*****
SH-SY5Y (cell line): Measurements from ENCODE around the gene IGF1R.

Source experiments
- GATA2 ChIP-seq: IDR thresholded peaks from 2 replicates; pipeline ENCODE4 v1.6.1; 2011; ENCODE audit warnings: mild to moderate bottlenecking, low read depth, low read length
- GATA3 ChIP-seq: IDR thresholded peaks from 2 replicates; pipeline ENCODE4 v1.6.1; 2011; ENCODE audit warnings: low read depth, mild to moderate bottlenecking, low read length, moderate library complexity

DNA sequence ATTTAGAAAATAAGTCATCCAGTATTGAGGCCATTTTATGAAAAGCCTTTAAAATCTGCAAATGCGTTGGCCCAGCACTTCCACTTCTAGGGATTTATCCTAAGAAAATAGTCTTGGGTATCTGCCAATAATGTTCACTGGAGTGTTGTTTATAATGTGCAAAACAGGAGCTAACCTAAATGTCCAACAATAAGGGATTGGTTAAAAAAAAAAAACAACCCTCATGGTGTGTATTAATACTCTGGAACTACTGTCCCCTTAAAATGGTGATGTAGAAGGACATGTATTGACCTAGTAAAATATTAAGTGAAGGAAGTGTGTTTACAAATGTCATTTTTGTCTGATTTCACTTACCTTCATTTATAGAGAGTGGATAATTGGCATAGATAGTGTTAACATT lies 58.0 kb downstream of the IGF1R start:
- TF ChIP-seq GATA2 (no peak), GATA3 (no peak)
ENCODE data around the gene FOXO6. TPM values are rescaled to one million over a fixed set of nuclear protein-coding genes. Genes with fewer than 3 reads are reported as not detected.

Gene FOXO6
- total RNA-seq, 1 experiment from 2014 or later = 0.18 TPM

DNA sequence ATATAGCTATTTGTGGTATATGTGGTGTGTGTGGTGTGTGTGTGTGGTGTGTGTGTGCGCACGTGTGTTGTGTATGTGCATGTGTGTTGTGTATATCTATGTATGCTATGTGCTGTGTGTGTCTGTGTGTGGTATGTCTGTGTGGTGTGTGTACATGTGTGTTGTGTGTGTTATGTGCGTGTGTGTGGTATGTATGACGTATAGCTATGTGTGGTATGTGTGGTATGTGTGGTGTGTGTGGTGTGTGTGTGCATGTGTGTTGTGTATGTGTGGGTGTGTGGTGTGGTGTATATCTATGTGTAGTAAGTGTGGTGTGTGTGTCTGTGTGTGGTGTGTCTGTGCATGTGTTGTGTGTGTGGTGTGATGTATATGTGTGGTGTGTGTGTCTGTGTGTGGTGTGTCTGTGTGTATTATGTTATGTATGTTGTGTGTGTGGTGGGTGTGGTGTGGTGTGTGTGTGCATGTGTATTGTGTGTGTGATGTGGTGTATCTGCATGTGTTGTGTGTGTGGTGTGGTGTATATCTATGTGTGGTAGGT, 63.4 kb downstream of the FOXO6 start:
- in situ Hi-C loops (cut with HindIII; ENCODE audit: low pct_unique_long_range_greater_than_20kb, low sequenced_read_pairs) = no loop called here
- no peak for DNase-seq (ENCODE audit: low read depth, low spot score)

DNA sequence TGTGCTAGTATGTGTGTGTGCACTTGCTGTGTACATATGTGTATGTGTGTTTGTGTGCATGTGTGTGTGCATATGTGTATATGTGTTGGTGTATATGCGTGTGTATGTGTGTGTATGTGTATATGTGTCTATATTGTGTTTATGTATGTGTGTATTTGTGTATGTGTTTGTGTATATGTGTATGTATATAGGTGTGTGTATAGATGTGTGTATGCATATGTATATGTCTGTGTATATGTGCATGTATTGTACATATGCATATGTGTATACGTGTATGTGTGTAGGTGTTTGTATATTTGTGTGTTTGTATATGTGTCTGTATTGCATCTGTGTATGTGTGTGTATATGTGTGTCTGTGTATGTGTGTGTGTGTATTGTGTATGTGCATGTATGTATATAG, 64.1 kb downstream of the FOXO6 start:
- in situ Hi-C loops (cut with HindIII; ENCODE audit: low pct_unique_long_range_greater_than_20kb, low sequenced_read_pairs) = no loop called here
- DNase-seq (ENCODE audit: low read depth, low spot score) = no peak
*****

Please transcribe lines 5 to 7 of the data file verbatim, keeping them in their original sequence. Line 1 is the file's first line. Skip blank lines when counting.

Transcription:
DNA sequence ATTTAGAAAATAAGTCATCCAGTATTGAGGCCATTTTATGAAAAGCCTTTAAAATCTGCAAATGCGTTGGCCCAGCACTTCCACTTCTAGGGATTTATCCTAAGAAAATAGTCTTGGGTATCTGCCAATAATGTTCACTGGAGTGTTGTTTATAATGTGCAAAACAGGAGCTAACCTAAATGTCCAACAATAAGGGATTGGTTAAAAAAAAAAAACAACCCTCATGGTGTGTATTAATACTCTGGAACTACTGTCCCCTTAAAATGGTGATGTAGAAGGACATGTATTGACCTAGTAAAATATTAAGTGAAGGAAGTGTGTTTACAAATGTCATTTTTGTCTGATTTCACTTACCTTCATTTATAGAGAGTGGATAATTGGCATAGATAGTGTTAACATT lies 58.0 kb downstream of the IGF1R start:
- TF ChIP-seq GATA2 (no peak), GATA3 (no peak)
ENCODE data around the gene FOXO6. TPM values are rescaled to one million over a fixed set of nuclear protein-coding genes. Genes with fewer than 3 reads are reported as not detected.